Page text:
"A competent and self-confident person is incapable of jealousy in anything. Jealousy is invariably a symptom of neurotic insecurity."
Lazarus Long, a Robert A. Heinlein character
A healthy dose of self-confidence is exactly that: healthy. As a shy person, it took me quite a while to reach that point, and I'll admit to an extreme loathing of public speaking. But on the rare occasion when I have to do it, once I get going, I'm fine.
Sometimes I encounter people who are very unsure of themselves. They second-guess their decisions, and they often feel as if they are doing the wrong thing. Self-confidence is a natural outcome of competency. My feeling is that I will do the best I can, and when I make a decision, it will be an informed one based on my experience and education. If I'm correct, then I've built my confidence. If I'm incorrect, I learn from my mistake and do it right--or at the very least, better--the next time. We have to give ourselves permission to feel confident about things. If we have properly prepared, whether for a test, a job interview, or for life in general, I believe it is a positive thing to enter into it knowing that we know the material, we know our strengths, and we know how to live our life as a decent and kind person.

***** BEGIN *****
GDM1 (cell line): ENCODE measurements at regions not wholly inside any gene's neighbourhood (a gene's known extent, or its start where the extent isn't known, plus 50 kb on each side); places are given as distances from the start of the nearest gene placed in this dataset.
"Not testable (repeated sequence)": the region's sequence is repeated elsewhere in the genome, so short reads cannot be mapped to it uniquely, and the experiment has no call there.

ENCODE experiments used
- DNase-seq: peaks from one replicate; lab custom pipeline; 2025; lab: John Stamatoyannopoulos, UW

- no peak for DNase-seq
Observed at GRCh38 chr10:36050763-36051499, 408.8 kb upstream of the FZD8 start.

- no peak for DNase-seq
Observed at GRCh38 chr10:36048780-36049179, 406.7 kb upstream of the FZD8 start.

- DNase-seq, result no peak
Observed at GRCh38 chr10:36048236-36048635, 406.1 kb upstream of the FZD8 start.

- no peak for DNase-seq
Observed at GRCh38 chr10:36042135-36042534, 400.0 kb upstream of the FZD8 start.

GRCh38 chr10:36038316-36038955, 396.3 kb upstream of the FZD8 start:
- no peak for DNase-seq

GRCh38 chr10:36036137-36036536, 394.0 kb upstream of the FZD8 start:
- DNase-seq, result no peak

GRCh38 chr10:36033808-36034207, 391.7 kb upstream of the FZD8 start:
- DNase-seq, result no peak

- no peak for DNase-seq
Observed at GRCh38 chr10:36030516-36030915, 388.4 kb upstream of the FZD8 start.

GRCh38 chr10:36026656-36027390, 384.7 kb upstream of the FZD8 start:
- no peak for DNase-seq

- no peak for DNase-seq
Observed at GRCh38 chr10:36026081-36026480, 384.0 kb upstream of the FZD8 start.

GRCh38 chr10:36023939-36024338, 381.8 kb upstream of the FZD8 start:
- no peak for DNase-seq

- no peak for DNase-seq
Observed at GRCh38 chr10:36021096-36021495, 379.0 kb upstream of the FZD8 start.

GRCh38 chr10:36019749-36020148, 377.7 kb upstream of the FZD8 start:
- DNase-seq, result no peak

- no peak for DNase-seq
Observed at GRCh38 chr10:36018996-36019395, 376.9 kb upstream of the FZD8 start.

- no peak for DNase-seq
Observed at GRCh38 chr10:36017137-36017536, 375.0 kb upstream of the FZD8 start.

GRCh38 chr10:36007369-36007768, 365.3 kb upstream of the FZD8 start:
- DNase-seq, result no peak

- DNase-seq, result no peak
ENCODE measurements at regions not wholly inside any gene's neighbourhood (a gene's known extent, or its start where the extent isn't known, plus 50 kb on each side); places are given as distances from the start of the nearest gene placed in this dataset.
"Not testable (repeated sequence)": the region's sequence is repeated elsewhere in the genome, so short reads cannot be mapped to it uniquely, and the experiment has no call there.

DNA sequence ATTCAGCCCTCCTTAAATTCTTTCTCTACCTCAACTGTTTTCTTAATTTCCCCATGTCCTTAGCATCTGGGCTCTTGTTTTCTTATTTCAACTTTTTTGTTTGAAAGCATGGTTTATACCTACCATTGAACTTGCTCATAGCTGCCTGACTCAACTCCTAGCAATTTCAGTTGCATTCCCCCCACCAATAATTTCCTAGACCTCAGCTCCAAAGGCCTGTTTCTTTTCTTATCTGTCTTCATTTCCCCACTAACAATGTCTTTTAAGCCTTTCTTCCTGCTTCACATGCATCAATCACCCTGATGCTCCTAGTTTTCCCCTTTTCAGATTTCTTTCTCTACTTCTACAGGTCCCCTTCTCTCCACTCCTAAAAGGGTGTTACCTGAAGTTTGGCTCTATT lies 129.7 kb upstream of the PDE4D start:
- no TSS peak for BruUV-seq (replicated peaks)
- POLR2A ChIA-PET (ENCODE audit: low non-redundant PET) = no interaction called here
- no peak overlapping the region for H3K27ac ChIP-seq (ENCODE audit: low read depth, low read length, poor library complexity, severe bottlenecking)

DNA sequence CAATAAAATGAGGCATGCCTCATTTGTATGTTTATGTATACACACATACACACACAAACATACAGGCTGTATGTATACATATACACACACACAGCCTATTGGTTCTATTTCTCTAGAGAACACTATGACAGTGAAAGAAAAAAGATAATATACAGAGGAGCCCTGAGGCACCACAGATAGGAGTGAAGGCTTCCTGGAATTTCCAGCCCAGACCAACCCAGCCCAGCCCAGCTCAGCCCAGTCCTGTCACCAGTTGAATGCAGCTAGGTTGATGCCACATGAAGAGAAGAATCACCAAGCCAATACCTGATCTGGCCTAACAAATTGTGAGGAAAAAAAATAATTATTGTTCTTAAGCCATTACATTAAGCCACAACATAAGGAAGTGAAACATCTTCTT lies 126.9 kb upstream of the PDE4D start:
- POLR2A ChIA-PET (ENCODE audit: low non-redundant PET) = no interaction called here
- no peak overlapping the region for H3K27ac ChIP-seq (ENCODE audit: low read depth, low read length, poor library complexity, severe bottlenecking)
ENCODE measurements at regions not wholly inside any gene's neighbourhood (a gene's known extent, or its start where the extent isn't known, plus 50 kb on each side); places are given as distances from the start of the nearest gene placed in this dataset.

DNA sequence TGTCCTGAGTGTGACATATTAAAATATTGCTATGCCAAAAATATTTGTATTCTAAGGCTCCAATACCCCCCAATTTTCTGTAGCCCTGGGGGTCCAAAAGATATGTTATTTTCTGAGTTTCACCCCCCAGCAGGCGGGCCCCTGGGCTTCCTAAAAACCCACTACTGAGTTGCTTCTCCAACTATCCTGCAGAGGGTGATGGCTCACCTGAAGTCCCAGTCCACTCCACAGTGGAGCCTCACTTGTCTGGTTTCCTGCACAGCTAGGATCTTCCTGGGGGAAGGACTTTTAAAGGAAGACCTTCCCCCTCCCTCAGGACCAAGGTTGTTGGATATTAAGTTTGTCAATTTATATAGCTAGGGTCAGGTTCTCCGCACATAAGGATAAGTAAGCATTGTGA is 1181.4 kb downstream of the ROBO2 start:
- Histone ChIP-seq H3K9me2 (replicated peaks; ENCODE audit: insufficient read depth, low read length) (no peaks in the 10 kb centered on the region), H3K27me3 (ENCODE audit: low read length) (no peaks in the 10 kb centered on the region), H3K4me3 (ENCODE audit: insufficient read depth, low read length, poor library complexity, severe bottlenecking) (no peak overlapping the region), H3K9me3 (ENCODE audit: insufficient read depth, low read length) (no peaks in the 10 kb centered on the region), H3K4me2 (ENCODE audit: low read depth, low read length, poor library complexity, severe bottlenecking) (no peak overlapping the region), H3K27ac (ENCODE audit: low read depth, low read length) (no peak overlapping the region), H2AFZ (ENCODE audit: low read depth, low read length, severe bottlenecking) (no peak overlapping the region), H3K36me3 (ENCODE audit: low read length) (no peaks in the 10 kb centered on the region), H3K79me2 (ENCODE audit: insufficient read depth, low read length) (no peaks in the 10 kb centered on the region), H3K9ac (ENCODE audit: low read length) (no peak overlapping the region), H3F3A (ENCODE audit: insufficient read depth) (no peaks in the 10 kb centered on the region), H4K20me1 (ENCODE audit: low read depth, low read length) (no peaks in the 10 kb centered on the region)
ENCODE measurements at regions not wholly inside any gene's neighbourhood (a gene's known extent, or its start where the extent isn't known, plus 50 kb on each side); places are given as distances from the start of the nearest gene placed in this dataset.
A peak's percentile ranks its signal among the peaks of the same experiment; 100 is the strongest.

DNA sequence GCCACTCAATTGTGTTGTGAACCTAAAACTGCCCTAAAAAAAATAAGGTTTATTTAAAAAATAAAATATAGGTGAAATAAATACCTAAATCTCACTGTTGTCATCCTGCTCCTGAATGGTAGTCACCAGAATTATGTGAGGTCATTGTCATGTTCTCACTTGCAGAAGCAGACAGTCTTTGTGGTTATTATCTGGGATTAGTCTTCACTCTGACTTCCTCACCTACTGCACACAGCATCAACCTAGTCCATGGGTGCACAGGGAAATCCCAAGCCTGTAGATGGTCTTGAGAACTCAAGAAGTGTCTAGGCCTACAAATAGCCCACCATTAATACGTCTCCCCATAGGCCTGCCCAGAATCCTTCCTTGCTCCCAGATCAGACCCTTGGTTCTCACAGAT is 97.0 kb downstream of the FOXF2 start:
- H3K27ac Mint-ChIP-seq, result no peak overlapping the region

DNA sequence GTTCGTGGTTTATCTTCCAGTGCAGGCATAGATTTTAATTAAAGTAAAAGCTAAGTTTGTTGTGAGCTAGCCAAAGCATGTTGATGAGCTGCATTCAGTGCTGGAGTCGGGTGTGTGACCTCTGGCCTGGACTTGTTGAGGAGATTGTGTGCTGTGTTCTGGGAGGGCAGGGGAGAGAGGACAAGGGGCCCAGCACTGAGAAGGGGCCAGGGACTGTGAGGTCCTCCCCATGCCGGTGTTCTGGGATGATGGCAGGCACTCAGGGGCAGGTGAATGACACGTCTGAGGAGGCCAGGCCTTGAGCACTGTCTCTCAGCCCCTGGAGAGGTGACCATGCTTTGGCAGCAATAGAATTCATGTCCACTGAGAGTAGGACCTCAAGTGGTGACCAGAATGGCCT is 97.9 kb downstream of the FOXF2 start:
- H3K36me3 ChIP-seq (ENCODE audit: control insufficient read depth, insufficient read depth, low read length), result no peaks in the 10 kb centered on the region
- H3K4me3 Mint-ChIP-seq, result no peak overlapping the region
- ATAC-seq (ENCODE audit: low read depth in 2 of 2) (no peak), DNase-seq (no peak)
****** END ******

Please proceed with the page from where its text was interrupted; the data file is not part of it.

Insecurities and a constant need for reassurance are never attractive traits. When I was single, it was my experience that most guys found self-confidence an attractive trait. I'm pretty sure Ken found it so, although I won't speak for him. It's something that goes both ways, too. I dated guys that constantly needed attention, and believe me, it was very draining, and eventually, extremely irritating. The above quote states that "jealousy is...a symptom of neurotic insecurity." This certainly applies in our life together, because neither of us is "jealous" of each other's solitude or time alone. We are both content to read our books, work on whatever we're working on, or in Ken's case, play an occasional round of golf on the weekend. I'm quite happy to do my own thing here at home, and I am not jealous of the time he spends on the golf course. Why? Because I'm confident and secure, and have many interests and many things to keep me occupied. (I'll start golfing next summer...I'm sure I won't feel quite so confident about that!)
So please...feel free to let your self-confidence show. I find it much more appealing than the alternative. Seems pretty simple to me.